Street in Seguin
is a quiet, peaceful byway with some beautiful Victorian homes lining
part of it. They share the street, come some nights, with a most unusual
Nobody knows where he originated, this ghostly figure that walks the
east side of Milam Street. The street ends--or once did--at Riverside
Cemetery, one of the oldest cemeteries in Seguin.
It's pretty obvious, then, where the ghost's walk starts, but why
he walks so purposefully to the north, no one knows. No one, in fact,
has any idea who he was. Or why he has no head.
that he was a Confederate soldier whose head was lost to a cannonball
during some battle in the East, and the remainder of his body was
shipped home by rail. He walks Milam hoping to catch a train back
East, to find his head. However, the railroad didn't reach Seguin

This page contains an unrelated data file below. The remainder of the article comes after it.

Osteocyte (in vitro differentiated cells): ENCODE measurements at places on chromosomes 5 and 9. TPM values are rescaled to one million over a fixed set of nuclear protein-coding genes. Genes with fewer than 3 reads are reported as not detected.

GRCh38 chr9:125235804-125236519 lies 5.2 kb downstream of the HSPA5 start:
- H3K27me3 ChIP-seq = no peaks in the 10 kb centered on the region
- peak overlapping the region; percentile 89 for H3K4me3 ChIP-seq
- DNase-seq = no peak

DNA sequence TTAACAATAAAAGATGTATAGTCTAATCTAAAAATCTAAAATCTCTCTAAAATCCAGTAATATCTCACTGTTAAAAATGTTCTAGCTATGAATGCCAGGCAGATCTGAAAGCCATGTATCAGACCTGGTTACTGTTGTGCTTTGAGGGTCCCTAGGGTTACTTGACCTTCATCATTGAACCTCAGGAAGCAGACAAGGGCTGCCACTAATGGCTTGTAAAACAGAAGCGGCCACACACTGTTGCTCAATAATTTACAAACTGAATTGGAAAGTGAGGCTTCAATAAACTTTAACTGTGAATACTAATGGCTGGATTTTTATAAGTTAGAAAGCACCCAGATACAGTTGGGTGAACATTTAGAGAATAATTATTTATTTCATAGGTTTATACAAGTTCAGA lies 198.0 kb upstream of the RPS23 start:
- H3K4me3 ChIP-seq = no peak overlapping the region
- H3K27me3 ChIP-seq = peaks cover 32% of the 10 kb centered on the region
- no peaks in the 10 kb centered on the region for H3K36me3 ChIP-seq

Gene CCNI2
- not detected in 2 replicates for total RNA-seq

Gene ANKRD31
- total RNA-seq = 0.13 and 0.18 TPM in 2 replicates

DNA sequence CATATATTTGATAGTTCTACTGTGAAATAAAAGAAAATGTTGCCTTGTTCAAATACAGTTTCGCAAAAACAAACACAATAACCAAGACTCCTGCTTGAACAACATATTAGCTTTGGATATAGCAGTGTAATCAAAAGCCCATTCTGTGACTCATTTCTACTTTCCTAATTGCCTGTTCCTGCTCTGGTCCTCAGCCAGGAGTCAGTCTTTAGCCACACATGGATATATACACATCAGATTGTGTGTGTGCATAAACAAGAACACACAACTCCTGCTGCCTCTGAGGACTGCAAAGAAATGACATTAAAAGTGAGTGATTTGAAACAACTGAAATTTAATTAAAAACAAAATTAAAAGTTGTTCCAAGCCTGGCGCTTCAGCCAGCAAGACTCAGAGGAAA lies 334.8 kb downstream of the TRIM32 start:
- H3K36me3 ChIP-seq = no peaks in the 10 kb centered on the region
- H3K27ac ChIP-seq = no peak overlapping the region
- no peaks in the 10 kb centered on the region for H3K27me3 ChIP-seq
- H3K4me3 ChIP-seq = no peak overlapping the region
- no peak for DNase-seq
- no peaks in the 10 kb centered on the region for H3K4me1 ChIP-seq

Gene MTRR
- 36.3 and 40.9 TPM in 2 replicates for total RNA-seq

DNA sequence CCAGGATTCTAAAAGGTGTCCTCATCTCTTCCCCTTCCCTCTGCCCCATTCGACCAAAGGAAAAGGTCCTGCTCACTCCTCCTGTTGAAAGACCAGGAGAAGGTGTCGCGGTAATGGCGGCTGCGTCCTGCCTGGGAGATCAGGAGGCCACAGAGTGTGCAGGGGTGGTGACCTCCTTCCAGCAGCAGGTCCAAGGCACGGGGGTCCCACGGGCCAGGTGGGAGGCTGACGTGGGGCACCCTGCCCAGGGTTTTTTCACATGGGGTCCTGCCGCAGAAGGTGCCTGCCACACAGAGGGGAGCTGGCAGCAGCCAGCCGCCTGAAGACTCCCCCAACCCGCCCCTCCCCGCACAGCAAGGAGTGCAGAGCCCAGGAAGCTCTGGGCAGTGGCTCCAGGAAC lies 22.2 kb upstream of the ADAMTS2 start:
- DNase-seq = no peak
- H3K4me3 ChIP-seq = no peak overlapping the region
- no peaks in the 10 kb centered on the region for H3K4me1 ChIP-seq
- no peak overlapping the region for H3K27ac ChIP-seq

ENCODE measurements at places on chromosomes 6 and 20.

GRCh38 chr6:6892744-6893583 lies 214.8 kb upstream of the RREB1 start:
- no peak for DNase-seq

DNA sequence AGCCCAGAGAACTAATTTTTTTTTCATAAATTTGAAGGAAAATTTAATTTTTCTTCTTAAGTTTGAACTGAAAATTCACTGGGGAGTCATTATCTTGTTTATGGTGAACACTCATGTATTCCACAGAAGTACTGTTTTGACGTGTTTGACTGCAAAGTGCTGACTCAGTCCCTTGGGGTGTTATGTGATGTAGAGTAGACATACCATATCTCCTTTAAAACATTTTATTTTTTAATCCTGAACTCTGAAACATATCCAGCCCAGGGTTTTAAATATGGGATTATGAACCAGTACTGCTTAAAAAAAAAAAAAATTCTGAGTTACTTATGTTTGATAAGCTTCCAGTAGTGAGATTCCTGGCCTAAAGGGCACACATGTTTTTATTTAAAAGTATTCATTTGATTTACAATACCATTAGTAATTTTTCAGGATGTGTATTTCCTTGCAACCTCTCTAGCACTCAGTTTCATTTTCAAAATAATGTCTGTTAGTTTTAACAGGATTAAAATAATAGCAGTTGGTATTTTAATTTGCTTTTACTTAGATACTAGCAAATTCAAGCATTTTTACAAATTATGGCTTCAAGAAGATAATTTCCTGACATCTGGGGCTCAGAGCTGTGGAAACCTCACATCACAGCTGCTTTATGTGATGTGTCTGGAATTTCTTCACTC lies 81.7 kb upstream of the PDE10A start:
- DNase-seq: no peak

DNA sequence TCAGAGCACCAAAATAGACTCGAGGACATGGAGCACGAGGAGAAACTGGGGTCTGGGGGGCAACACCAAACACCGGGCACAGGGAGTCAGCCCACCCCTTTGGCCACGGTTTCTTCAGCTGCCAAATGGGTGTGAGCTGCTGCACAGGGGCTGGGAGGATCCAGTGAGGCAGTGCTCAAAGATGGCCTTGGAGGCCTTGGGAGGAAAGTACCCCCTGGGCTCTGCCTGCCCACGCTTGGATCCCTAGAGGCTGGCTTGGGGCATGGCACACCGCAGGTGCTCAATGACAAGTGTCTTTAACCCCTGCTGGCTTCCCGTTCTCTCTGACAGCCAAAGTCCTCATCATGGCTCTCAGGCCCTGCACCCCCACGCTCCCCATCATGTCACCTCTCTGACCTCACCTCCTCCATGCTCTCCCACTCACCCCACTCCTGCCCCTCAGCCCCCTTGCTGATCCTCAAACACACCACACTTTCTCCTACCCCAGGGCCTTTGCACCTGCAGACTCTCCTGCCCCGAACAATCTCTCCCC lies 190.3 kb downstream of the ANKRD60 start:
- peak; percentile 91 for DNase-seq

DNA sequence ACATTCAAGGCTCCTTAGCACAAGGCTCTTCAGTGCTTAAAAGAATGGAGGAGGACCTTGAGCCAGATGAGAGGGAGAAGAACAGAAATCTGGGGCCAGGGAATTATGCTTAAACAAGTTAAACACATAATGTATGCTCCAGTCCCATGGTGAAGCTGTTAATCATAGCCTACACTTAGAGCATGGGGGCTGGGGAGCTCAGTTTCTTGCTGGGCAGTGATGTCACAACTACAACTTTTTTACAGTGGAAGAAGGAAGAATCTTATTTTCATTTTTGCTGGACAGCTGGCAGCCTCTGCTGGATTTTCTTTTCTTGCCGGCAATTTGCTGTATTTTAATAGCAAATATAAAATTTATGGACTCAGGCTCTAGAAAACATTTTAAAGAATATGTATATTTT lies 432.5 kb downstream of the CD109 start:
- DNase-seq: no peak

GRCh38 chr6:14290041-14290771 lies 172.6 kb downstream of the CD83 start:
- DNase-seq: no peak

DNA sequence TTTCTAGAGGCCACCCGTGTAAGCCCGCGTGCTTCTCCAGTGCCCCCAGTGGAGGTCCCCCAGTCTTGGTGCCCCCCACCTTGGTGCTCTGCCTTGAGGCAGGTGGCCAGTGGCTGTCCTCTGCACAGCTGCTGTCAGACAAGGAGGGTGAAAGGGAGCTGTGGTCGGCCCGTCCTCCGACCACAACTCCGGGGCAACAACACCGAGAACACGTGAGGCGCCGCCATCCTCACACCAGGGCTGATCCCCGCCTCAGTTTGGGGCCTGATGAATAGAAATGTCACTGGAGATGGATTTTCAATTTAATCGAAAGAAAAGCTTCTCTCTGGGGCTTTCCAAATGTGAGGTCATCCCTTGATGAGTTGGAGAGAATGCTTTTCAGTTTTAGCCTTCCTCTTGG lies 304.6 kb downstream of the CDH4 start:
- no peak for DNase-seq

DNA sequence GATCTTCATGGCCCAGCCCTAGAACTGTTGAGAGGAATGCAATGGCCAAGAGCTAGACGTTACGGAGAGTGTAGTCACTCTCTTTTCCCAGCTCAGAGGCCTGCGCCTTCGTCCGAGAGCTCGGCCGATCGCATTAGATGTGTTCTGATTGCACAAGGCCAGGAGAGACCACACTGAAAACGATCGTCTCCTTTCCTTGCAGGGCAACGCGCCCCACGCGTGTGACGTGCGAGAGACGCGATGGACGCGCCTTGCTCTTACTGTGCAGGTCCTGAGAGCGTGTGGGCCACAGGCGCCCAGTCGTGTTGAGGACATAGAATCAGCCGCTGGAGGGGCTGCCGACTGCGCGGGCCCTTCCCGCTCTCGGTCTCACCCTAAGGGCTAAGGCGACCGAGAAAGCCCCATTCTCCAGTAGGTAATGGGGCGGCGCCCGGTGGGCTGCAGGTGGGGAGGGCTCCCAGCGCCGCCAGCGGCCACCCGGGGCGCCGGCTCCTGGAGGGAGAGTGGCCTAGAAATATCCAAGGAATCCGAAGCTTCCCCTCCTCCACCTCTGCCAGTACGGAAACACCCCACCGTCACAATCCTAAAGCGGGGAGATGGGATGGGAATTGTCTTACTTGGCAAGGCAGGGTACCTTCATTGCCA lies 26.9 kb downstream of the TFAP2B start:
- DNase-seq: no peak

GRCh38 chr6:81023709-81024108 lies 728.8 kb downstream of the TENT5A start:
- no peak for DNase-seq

until 1877, when the War had been over for 12 years.
At College Street Milam makes a slight jog to the west, then continues
on north. The ghost doesn't make the jog. He continues to walk straight
north, alongside the west wall of a small house owned by friends of
mine. Their cats apparently ignore the apparition, but their dogs
take definite notice of it. Friends of theirs have stayed with them,
sleeping--or trying to sleep--on the living room sofa. Nobody's done
that more than once. There's a certain effect when the ghost walks
along the outside of the wall the sofa sits against that no one, apparently,
wants to experience twice.
|Junction of College
and Milam Street showing brush and trees directly in the Headless
Photo courtesy Ken
Rudine, October 2009
|Yet who was this
headless--well, he's not a horseman, so maybe he's the 'headless walkman'--walker?
Nobody, apparently, has any idea. There seem to be no stories--other
than the Confederate soldier one--about him. No one has attached a
name to him, though it would seem to be obvious that he's buried in
what was once the town's finest cemetery. I have never found a story
about a headless person being buried there.
- October 12, 2005 Column
Texas Books by
C. F. Eckhardt
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